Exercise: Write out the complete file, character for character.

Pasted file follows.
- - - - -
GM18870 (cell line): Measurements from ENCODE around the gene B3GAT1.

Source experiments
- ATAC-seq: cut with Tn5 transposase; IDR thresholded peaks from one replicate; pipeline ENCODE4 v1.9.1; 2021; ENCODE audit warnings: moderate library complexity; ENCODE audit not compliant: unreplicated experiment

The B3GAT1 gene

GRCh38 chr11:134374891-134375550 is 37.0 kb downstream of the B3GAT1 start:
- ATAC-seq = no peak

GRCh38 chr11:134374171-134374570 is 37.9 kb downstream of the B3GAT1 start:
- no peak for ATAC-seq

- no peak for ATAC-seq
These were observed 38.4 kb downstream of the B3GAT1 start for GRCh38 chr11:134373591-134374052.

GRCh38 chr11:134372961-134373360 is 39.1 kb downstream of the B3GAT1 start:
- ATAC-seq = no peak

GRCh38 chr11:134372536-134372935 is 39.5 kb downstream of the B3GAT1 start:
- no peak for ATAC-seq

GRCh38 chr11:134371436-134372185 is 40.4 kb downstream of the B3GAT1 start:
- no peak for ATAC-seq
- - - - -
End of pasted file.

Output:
GM18870 (cell line): Measurements from ENCODE around the gene B3GAT1.

Source experiments
- ATAC-seq: cut with Tn5 transposase; IDR thresholded peaks from one replicate; pipeline ENCODE4 v1.9.1; 2021; ENCODE audit warnings: moderate library complexity; ENCODE audit not compliant: unreplicated experiment

The B3GAT1 gene

GRCh38 chr11:134374891-134375550 is 37.0 kb downstream of the B3GAT1 start:
- ATAC-seq = no peak

GRCh38 chr11:134374171-134374570 is 37.9 kb downstream of the B3GAT1 start:
- no peak for ATAC-seq

- no peak for ATAC-seq
These were observed 38.4 kb downstream of the B3GAT1 start for GRCh38 chr11:134373591-134374052.

GRCh38 chr11:134372961-134373360 is 39.1 kb downstream of the B3GAT1 start:
- ATAC-seq = no peak

GRCh38 chr11:134372536-134372935 is 39.5 kb downstream of the B3GAT1 start:
- no peak for ATAC-seq

GRCh38 chr11:134371436-134372185 is 40.4 kb downstream of the B3GAT1 start:
- no peak for ATAC-seq